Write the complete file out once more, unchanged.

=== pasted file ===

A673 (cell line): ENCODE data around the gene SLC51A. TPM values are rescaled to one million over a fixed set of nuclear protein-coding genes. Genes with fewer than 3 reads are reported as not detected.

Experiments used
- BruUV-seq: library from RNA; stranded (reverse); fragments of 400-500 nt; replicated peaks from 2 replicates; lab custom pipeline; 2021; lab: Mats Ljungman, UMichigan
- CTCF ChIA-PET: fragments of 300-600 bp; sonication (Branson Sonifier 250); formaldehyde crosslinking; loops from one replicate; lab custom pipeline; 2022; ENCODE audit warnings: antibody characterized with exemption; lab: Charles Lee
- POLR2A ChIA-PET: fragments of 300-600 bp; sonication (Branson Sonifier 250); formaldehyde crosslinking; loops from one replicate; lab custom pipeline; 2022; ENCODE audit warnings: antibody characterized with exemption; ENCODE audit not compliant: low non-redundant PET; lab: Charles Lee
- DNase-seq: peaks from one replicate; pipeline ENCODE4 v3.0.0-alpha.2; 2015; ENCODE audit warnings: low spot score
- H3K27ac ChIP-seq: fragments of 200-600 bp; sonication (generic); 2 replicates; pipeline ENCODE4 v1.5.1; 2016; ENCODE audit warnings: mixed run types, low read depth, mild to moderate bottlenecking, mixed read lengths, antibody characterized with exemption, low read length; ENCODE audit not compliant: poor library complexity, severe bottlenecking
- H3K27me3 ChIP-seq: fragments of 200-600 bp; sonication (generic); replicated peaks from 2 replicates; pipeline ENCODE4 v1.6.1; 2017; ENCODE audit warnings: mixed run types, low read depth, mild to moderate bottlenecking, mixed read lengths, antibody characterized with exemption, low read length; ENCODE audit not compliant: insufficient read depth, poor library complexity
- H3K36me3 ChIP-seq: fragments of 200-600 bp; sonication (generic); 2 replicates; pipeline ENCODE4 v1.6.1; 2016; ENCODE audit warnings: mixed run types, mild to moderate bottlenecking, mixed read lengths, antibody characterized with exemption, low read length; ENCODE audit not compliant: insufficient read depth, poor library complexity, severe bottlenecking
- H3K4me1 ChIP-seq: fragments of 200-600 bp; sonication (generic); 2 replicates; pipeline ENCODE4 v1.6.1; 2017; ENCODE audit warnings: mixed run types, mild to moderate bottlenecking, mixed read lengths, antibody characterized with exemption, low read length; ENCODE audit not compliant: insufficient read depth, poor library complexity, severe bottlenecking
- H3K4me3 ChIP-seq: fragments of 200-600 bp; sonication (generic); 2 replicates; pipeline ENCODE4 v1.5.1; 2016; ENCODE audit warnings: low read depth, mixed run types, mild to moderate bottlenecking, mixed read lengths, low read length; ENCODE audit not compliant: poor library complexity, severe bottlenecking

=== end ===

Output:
A673 (cell line): ENCODE data around the gene SLC51A. TPM values are rescaled to one million over a fixed set of nuclear protein-coding genes. Genes with fewer than 3 reads are reported as not detected.

Experiments used
- BruUV-seq: library from RNA; stranded (reverse); fragments of 400-500 nt; replicated peaks from 2 replicates; lab custom pipeline; 2021; lab: Mats Ljungman, UMichigan
- CTCF ChIA-PET: fragments of 300-600 bp; sonication (Branson Sonifier 250); formaldehyde crosslinking; loops from one replicate; lab custom pipeline; 2022; ENCODE audit warnings: antibody characterized with exemption; lab: Charles Lee
- POLR2A ChIA-PET: fragments of 300-600 bp; sonication (Branson Sonifier 250); formaldehyde crosslinking; loops from one replicate; lab custom pipeline; 2022; ENCODE audit warnings: antibody characterized with exemption; ENCODE audit not compliant: low non-redundant PET; lab: Charles Lee
- DNase-seq: peaks from one replicate; pipeline ENCODE4 v3.0.0-alpha.2; 2015; ENCODE audit warnings: low spot score
- H3K27ac ChIP-seq: fragments of 200-600 bp; sonication (generic); 2 replicates; pipeline ENCODE4 v1.5.1; 2016; ENCODE audit warnings: mixed run types, low read depth, mild to moderate bottlenecking, mixed read lengths, antibody characterized with exemption, low read length; ENCODE audit not compliant: poor library complexity, severe bottlenecking
- H3K27me3 ChIP-seq: fragments of 200-600 bp; sonication (generic); replicated peaks from 2 replicates; pipeline ENCODE4 v1.6.1; 2017; ENCODE audit warnings: mixed run types, low read depth, mild to moderate bottlenecking, mixed read lengths, antibody characterized with exemption, low read length; ENCODE audit not compliant: insufficient read depth, poor library complexity
- H3K36me3 ChIP-seq: fragments of 200-600 bp; sonication (generic); 2 replicates; pipeline ENCODE4 v1.6.1; 2016; ENCODE audit warnings: mixed run types, mild to moderate bottlenecking, mixed read lengths, antibody characterized with exemption, low read length; ENCODE audit not compliant: insufficient read depth, poor library complexity, severe bottlenecking
- H3K4me1 ChIP-seq: fragments of 200-600 bp; sonication (generic); 2 replicates; pipeline ENCODE4 v1.6.1; 2017; ENCODE audit warnings: mixed run types, mild to moderate bottlenecking, mixed read lengths, antibody characterized with exemption, low read length; ENCODE audit not compliant: insufficient read depth, poor library complexity, severe bottlenecking
- H3K4me3 ChIP-seq: fragments of 200-600 bp; sonication (generic); 2 replicates; pipeline ENCODE4 v1.5.1; 2016; ENCODE audit warnings: low read depth, mixed run types, mild to moderate bottlenecking, mixed read lengths, low read length; ENCODE audit not compliant: poor library complexity, severe bottlenecking